Peter Roberts of water specialists Hydroscape Systems Ltd, asks “what will happen to our lakes and ponds as flood water recedes”?
The Christmas of 2013 and New Year of 2014 will be remembered by many, for some of the worst weather experienced in the UK in living memory, with the country being continuously battered by storm force winds, heavy and prolonged periods of rain and high tidal surges, as the jet stream drove wave after wave of low pressure weather patterns across the Atlantic to reach our shores.
Pond before and after Pond Floc Log Installation.
The result was that large areas of the country became submerged, in some cases under several feet of water due to severe flooding. People lost their homes, possessions and more, as rivers and streams burst their banks and the surrounding land became completely saturated, leaving nowhere for the flood water to escape.
Nature however has a way of redressing the balance and flood water will eventually receded, percolating into the aquifer through natural drainage, or evaporating back into the atmosphere. But as the land dried out, much of the flood found it’s way in to our rivers, streams, lakes and ponds, particularly from either surface run off or from man made land drainage systems.
The problem for us in managing either ornamental bodies of water or irrigation reservoirs within our turf environment, is that this runoff and drainage water will tend to be loaded with sediment in the form of minute particles of silt and clay, together with nutrients in the form of phosphorous and nitrates that are bound to the sediment particles, which will present us with a longer term water management headache.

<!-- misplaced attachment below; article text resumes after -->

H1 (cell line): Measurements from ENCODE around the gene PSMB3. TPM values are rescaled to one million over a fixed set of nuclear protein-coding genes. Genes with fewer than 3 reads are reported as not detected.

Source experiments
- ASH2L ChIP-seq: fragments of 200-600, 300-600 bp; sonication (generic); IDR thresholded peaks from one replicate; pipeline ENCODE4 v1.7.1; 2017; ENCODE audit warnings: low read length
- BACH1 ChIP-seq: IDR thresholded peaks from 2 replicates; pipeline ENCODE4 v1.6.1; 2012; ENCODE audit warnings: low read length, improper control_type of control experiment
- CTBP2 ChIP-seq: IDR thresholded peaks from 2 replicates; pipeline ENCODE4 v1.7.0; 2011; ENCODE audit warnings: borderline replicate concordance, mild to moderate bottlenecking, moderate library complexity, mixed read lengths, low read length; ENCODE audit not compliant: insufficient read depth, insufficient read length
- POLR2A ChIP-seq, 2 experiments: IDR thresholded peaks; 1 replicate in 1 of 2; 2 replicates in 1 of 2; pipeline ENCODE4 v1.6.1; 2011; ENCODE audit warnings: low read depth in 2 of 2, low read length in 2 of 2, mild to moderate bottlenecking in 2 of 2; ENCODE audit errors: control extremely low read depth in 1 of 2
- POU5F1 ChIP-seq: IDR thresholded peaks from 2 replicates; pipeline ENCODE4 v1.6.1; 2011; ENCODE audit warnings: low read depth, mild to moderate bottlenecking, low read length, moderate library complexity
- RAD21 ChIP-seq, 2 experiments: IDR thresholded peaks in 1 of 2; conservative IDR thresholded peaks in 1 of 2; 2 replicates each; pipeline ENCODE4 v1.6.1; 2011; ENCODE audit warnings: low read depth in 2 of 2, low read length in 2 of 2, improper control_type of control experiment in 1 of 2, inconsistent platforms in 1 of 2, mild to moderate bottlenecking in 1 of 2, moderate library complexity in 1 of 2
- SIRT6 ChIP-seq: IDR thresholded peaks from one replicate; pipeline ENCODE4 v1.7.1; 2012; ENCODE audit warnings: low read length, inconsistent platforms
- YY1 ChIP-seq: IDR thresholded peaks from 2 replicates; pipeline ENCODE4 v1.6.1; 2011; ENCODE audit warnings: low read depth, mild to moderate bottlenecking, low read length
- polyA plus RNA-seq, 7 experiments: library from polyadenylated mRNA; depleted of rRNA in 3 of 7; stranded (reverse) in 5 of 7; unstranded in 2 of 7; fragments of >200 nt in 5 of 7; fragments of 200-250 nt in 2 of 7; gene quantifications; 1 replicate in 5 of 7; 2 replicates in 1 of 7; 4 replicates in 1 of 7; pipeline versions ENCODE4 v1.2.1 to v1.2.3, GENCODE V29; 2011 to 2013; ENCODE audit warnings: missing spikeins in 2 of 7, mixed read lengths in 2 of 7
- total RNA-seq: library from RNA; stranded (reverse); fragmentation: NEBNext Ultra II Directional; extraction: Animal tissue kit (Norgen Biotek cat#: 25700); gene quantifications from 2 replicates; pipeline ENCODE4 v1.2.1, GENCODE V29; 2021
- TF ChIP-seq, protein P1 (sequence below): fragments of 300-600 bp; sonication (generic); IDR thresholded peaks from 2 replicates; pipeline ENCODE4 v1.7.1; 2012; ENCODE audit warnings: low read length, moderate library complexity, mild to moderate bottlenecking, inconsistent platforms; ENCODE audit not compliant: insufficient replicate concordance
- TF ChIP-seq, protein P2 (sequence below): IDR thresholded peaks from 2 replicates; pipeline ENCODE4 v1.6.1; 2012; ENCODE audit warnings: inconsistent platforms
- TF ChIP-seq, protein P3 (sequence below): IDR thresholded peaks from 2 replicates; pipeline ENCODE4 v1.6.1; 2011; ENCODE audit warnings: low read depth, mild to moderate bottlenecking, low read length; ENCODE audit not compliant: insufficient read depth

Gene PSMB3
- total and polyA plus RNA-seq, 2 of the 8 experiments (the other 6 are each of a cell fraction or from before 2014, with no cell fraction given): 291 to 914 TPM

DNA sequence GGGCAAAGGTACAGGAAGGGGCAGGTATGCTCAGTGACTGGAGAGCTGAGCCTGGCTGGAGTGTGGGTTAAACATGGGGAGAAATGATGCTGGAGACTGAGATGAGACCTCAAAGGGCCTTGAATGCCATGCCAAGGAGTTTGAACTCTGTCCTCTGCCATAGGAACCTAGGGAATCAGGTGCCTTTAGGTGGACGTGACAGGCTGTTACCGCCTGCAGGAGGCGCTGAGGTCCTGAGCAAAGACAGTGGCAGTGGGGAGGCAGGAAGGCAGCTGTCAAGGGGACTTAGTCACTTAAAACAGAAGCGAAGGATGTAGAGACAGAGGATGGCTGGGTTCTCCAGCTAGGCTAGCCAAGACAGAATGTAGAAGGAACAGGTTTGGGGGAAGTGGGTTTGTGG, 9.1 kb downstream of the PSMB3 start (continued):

In slow moving bodies of water and in particular, lakes and ponds, much of the ‘sediment and nutrient loading’ will be held in suspension throughout the water column, increasing what is known as ‘turbidity’, which reduces water clarity, making the lake or pond water appear cloudy or murky, or in the worst cases, producing an almost muddy appearance.
However the visual appearance, bought about by a lack of water clarity, is the least of our problems. What is going to cause us the biggest headache, is that increased water turbidity will greatly impact the overall quality of our lake and pond water, which will likely lead to a major reduction in dissolved oxygen levels throughout the water column, with severe ongoing consequences. High turbidity levels will create this problem in a number of ways: